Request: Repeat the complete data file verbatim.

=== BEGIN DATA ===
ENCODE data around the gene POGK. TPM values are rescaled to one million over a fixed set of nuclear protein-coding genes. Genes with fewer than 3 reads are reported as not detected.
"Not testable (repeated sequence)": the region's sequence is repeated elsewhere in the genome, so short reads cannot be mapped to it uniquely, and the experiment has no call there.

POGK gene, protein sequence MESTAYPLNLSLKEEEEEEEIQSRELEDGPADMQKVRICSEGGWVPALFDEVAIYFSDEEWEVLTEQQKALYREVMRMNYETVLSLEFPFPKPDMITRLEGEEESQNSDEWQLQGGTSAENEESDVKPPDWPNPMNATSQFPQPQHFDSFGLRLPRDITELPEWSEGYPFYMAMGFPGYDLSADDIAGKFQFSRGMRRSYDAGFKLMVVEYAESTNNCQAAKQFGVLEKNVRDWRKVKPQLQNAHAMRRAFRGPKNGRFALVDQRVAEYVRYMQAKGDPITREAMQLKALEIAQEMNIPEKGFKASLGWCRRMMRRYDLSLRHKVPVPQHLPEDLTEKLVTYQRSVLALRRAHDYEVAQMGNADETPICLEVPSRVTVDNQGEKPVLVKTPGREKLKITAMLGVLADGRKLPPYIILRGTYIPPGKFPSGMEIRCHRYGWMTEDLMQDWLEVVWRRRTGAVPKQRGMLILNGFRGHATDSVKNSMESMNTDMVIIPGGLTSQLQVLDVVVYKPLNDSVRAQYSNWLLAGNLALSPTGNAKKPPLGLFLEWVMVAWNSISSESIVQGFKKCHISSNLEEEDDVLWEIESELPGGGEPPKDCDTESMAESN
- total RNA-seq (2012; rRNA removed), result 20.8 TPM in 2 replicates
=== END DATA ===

ENCODE data around the gene POGK. TPM values are rescaled to one million over a fixed set of nuclear protein-coding genes. Genes with fewer than 3 reads are reported as not detected.
"Not testable (repeated sequence)": the region's sequence is repeated elsewhere in the genome, so short reads cannot be mapped to it uniquely, and the experiment has no call there.

POGK gene, protein sequence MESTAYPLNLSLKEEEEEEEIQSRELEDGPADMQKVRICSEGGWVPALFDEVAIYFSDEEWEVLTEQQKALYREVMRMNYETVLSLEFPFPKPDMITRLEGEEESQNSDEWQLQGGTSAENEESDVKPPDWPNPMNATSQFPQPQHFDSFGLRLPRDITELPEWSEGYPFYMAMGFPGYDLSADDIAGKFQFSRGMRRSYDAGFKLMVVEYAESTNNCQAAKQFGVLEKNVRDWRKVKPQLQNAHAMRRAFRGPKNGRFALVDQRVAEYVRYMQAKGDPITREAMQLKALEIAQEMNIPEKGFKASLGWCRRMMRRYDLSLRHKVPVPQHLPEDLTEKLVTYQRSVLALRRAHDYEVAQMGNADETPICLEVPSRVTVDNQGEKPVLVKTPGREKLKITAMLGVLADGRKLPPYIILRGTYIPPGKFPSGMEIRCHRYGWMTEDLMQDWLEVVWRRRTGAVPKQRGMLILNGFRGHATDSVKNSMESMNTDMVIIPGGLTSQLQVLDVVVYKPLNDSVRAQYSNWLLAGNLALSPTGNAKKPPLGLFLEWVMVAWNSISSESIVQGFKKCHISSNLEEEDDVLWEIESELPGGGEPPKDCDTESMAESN
- total RNA-seq (2012; rRNA removed), result 20.8 TPM in 2 replicates